Overhauls to the City of Vancouver’s bylaws covering laneway homes are part of the municipality’s overall strategy to tackle housing affordability, and the changes were approved by Vancouver City Council meeting earlier today with only Green Party councillor Adrianne Carr opposed.
Policy changes will significantly cut down the process time for applications, with an outright process for lager two-storey laneway homes. The process is streamlined and no longer requires an extra conditional design review by staff, and this is expected to reduce permit issuing times by 65% – down to 12 weeks.
Laneway homes can also be built with a half-storey instead of a full second-storey to provide more flexibility to property owners. As well, the maximum height of a laneway home with a pitched roof is up by two feet, allowing 22 feet for a 1.5-storey structure and up to 17 feet for a single-storey structure.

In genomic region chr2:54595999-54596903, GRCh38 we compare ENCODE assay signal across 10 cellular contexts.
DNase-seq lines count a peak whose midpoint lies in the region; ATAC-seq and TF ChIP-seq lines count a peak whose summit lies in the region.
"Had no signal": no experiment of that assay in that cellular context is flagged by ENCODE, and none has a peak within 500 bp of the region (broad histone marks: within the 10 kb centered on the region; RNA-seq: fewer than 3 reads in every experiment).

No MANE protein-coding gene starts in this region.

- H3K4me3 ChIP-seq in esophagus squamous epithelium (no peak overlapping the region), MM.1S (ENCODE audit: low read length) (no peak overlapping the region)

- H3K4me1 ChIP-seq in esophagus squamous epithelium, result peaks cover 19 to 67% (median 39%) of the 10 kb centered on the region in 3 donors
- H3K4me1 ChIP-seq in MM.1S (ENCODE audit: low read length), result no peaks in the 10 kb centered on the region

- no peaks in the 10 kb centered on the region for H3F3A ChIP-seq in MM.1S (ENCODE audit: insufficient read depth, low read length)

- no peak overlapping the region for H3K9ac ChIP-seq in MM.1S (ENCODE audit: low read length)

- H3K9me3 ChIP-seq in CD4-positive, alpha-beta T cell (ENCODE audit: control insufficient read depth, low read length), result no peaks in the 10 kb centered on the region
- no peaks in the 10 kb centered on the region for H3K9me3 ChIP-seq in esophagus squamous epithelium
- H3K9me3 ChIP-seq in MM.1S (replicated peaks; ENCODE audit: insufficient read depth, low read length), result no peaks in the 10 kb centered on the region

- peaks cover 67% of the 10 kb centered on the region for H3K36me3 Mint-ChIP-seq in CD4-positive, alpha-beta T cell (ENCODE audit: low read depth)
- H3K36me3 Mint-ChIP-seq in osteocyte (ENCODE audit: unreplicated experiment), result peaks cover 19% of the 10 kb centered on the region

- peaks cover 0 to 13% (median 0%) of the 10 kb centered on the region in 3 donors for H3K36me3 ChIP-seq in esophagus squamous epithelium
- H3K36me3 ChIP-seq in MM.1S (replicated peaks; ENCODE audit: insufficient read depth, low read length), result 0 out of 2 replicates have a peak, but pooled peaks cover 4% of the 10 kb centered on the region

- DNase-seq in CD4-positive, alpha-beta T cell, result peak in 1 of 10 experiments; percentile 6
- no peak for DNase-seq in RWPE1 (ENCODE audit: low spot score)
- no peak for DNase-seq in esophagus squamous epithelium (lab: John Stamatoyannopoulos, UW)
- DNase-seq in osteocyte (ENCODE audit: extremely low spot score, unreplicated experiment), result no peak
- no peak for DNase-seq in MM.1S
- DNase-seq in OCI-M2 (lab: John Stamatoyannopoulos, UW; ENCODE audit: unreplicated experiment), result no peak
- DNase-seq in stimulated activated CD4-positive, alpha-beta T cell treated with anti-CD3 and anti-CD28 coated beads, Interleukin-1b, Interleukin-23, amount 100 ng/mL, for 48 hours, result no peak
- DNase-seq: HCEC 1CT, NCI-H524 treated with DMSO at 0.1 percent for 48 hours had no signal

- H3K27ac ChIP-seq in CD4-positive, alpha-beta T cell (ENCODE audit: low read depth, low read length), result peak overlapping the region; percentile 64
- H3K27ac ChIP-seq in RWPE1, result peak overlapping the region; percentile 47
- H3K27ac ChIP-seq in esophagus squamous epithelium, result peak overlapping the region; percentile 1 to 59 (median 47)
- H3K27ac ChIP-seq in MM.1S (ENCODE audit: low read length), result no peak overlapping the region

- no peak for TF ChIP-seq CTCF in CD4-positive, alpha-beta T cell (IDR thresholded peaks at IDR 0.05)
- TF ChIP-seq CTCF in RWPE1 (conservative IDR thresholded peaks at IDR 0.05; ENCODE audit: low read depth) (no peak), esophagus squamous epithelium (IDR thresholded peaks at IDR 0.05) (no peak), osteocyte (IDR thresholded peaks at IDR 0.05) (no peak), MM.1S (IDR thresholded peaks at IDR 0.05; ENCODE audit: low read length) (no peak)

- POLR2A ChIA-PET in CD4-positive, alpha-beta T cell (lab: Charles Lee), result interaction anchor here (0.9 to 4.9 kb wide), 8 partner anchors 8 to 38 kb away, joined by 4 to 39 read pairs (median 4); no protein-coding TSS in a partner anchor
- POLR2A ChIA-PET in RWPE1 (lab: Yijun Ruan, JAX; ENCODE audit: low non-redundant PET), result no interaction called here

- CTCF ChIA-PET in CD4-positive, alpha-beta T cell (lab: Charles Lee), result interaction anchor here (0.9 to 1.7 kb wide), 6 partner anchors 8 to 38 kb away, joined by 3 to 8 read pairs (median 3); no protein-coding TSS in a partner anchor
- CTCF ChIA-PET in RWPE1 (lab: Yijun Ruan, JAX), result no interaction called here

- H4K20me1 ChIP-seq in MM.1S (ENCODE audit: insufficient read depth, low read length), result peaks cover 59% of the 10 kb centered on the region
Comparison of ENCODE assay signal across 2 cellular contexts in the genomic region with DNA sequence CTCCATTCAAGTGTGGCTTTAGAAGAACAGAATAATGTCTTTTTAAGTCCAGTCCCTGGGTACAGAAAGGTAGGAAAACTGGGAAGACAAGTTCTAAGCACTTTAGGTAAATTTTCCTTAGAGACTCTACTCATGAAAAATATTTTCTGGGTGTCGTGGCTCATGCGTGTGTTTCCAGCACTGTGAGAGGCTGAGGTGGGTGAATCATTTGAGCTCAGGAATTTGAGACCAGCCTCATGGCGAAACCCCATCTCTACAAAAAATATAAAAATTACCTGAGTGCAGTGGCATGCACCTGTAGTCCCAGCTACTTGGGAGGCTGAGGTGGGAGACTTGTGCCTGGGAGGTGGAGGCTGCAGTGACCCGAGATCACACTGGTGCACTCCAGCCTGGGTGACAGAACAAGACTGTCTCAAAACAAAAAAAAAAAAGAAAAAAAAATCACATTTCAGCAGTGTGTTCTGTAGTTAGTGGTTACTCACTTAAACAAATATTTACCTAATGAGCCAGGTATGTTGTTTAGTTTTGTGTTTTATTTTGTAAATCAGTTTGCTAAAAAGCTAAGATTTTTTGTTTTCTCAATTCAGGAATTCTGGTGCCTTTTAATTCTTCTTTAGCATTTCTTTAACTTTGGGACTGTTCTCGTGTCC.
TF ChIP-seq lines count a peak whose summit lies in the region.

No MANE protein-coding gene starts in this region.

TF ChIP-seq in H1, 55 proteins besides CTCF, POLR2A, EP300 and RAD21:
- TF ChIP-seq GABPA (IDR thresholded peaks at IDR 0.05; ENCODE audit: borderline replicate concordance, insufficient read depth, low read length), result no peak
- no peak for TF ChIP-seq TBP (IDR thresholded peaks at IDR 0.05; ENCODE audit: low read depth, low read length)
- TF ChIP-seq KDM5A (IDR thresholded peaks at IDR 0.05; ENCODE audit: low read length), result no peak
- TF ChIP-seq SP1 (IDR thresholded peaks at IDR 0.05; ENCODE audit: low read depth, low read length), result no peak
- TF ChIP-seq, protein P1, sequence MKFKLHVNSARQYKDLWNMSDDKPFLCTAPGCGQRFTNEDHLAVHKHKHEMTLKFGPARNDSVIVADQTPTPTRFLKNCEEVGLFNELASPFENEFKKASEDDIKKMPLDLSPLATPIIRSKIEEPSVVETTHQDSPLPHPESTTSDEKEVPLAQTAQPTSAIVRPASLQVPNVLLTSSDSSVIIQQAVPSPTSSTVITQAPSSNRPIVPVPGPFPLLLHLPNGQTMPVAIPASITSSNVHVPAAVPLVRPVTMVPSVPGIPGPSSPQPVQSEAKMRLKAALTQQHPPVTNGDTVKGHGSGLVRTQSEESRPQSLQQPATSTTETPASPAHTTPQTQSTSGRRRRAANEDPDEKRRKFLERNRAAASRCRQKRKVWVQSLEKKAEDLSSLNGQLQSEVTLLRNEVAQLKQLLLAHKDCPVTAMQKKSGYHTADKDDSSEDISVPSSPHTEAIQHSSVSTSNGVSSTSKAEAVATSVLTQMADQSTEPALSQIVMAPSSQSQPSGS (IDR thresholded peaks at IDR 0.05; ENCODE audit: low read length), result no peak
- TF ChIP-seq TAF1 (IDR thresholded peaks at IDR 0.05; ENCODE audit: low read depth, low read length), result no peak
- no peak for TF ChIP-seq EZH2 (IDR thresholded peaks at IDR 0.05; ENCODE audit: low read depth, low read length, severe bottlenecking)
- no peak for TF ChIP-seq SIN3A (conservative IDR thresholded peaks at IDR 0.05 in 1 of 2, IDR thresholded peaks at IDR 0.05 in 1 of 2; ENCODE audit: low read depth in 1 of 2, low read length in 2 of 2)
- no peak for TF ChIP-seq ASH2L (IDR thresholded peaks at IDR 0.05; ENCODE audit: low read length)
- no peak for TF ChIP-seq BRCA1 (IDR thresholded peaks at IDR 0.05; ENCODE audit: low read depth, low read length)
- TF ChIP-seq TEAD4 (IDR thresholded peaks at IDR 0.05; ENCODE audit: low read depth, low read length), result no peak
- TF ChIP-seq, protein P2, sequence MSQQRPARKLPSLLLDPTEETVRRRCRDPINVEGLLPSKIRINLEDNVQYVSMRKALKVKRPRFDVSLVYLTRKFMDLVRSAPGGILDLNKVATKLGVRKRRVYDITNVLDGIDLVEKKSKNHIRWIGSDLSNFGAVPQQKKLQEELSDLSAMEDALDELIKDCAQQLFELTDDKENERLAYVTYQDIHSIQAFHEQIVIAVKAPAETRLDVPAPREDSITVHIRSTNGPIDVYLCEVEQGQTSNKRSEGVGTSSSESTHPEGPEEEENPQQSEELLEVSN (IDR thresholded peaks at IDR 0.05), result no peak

This eliminates the need to sink the laneway below grade, provides more useable space on the upper floor, improves accessibility, reduces retaining walls, and reduces the use of concrete to cut down on construction costs.
The new policies create minimum room sizes, with the main shared living space required to be at least 180 sq. ft. and at least one bedroom at least 91.5 sq. ft.
According to the municipal government, ever since the laneway home program was approved in 2009, over 3,300 permits for such structures have been issued. The City’s statistics indicate 90% of laneway homes are are built in conjunction with a new house, 45% of all new single-family homes are built with a laneway home, only 10% of laneway homes are a single storey, and 60% of recent laneway homes have one parking space.
Over 500 permits for laneway homes were approved annually in 2016 and 2017, and property owners report that it takes them under 1.5 years to develop such structures, which typically cost less than $300,000.
The City has a goal of allowing 4,000 new laneway houses to be built over the next 10 years.